The Houston Chronicle recently covered the NET Power Demonstration Plant. We came away with a few comments and reactions.

8 Rivers was pleased to see NET Power covered by James Osborne in the Houston Chronicle in July: Does Carbon Capture Have Life Yet?

The piece does a great job of introducing readers to supercritical CO2 in general and NET Power’s technology in particular. It’s also exciting to see coverage in the Houston region, where NET Power’s demonstration plant is currently being built.

We did observe several areas in the article where we think further commentary might be useful.

1. NET Power’s development timeline is much shorter than Mr. Osborne suggests.

“Even the most ardent proponents of supercritical carbon dioxide say if the technology is proven, commercial application is at least a decade off.”

Other technologies in the field might be moving along this timeline, but NET Power is already actively working on commercial deployment, which should occur in less than half the time suggested by Mr. Osborne. The company is in commercial plant development discussions with numerous utilities, power generators, and oil & gas companies in the US and around the world; some of those entities have already identified sites and specific projects for NET Power plants. Once NET Power’s demonstration plant comes online in 2017, the company will quickly collect the data required to move forward on its first commercial plant. Moving along this development pathway, the technology should be operating commercially in 2020.

2. The article suggests that sufficiently low-cost oxygen production is a technical hurdle NET Power must overcome, which is not the case.

“The technical hurdles begin with finding a cheap way to produce pure oxygen.”

Mr. Osborne is correct in identifying that oxygen is expensive to produce and has been the Achilles heels of many systems that utilize oxycombustion. In NET Power’s case, though, the technology utilizes well-proven (in fact, OLD) oxygen production technologies. So, from a purely technical standpoint, this is a completely proven part of the system. In addition, NET Power includes both the capital cost and energy requirements for oxygen production in all of its cost and performance numbers. Unlike other oxycombustion processes, NET Power has uniquely applied this process in an entirely new power cycle, called the Allam Cycle, that has a sufficiently high gross efficiency and low capital cost, enabling the technology to absorb the cost and performance impact of oxygen production while remaining competitive with conventional combined cycle systems. Exactly how the Allam Cycle accomplishes this needs to be the subject of its own post in the future- we’ll follow-up with that soon.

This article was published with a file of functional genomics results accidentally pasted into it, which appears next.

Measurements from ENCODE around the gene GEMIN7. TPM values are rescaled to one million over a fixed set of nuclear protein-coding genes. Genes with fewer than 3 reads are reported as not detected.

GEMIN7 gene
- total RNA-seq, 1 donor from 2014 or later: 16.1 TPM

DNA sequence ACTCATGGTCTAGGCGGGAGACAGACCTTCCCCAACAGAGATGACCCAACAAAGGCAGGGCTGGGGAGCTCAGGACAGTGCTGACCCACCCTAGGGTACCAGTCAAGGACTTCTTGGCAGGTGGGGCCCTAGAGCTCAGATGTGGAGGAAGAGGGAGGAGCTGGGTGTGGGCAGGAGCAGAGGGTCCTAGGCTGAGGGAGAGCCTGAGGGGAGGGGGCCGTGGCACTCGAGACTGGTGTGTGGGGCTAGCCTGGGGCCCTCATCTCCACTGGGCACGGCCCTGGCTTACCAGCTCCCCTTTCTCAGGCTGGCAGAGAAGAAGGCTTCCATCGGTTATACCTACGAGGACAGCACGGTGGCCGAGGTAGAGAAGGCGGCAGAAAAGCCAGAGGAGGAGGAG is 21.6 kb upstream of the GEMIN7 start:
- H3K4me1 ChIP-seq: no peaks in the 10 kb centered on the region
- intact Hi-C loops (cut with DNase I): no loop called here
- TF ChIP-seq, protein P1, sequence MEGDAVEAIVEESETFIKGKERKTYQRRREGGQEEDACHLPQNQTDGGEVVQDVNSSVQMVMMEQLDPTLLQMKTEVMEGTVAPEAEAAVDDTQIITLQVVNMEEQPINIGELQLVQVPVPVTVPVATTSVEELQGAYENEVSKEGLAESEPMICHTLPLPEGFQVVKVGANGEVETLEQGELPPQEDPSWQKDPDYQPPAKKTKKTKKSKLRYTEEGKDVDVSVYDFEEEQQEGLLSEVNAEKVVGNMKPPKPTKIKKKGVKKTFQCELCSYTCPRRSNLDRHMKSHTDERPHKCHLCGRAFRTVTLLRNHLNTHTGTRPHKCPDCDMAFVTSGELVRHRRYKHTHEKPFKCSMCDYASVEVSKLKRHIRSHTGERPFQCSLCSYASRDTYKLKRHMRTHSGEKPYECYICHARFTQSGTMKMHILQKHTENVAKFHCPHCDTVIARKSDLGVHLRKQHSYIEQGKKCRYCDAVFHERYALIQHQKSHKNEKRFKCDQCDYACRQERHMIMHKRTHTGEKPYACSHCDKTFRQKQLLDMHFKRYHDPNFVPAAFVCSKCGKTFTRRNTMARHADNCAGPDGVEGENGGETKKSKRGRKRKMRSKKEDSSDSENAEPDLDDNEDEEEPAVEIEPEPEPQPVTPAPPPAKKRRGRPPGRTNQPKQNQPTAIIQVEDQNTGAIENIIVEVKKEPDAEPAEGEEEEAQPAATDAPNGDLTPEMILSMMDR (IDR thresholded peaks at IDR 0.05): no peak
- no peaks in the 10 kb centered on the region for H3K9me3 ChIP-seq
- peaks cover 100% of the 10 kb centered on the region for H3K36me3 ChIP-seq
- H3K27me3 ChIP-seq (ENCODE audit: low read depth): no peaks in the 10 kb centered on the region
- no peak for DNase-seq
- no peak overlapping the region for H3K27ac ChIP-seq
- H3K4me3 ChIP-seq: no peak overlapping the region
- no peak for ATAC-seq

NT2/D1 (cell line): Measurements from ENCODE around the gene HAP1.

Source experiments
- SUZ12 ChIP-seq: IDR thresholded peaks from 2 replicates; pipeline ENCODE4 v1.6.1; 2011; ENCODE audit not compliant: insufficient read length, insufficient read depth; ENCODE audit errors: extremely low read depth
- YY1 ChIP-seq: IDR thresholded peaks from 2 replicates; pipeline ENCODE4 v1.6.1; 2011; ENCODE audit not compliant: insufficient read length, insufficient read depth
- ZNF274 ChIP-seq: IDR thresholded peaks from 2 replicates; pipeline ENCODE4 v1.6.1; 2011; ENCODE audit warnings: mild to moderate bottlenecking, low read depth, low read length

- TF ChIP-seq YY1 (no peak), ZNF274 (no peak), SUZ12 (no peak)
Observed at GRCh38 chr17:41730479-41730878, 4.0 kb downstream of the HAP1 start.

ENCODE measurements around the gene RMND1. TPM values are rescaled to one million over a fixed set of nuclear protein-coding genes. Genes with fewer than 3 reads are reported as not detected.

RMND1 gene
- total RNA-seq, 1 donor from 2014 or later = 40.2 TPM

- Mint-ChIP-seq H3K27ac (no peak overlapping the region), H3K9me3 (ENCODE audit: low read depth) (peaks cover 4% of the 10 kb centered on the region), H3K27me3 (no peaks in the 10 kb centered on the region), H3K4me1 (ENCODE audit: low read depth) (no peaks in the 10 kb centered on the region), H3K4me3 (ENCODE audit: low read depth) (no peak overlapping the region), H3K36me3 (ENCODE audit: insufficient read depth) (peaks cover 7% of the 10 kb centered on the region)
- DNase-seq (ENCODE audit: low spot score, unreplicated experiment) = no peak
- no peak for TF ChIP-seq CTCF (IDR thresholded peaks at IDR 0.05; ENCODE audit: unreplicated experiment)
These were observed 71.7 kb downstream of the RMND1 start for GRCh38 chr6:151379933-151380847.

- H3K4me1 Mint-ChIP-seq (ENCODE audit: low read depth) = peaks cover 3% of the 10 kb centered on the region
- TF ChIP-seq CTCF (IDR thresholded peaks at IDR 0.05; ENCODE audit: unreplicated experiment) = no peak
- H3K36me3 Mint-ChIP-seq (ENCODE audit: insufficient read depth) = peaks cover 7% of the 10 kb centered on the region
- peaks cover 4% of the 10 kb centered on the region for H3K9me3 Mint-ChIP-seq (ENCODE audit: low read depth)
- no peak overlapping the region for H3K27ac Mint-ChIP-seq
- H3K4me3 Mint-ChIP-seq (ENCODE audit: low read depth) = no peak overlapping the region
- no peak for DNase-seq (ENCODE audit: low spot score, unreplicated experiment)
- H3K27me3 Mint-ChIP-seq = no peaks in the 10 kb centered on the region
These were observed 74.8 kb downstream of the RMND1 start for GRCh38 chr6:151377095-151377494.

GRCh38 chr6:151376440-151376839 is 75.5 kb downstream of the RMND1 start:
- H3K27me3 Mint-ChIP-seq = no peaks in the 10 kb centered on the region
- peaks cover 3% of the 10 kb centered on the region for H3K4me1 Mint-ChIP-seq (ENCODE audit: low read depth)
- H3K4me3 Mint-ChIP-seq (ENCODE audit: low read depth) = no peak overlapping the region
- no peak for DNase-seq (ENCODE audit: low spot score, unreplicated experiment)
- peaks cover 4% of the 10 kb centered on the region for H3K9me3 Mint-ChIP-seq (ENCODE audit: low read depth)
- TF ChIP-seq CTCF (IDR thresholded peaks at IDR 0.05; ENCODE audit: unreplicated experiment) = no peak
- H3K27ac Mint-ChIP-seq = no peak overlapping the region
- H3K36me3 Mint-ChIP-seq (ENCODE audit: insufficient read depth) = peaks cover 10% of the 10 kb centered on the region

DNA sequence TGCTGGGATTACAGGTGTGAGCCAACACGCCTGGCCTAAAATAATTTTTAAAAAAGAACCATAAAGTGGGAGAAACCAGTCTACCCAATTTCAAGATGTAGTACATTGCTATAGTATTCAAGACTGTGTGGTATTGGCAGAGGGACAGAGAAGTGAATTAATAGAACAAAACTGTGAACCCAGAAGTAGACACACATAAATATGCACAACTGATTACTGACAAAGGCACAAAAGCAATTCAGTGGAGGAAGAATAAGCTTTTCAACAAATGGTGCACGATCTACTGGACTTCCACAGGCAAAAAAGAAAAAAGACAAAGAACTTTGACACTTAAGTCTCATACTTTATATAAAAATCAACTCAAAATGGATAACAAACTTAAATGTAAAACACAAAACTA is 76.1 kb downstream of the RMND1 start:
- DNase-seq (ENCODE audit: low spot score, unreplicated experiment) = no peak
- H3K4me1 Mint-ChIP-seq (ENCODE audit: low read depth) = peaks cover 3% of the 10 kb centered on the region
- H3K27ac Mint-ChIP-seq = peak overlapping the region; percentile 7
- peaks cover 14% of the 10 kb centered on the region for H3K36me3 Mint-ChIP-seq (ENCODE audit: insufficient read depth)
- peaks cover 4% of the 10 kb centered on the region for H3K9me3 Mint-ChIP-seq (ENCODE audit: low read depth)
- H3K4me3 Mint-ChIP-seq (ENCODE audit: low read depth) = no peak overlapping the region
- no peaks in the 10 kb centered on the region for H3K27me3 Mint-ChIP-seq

3. CO2 utilization and storage is also raised as a key hurdle, and NET Power believes this question can be readily addressed.

“Then, there is the matter of what to do with carbon dioxide once captured.”

Mr. Osborne goes on to rightly point out three primary approaches for utilization and disposal of CO2: enhanced oil recovery (EOR), which is a large market available today (and, we can include enhanced coal bed methane recovery (ECBMR) in this category); underground sequestration, which has tremendous potential for storage capacity and is the subject of important work by the U.S. Department of Energy and other agencies around the world; and algae feedstock, which is one of many potential future uses for CO2. Each one of these areas deserves their own post, but we will touch on them briefly here.

EOR is a large opportunity that exists today. ECBMR is also a highly viable option, but it has been practiced less. 8 Rivers has looked at how much CO2 would be required to recover the resources recoverable by these two methods, storing the CO2 underground in the process. A high level analysis suggests that these opportunities have the capacity to store ALL of the CO2 produced by ALL of the IEA projected fossil fuel capacity builds around the world from today until 2040. This topic definitely warrants an expanded discussion at a later date.

Underground sequestration, such as in saline formations, also has tremendous storage capacity. The IPCC Special Report on Carbon Capture estimates that, at the low end, accessible global saline formations are capable of storing at least 1000 gigatons of CO2!

Lastly, we believe CO2 utilization technologies will become a big opportunity. Like anything, the economic viability of many of these options is a function of the feedstock. The cost of CO2 from current CCS technologies is simply too high. NET Power’s low cost of Co2 will transform this landscape and enable an entire CO2 economy to develop. The National Energy Technologies Laboratory has a great graphic that outlines most of these potential uses:

In a short space, Mr. Osborne has covered some of the most important subject-matters around CCS and supercritical CO2, and we appreciate his focus on these important topics. We hope we were able to provide a bit more detail in a few key areas, and we’ll look to expand on several of these items in the future.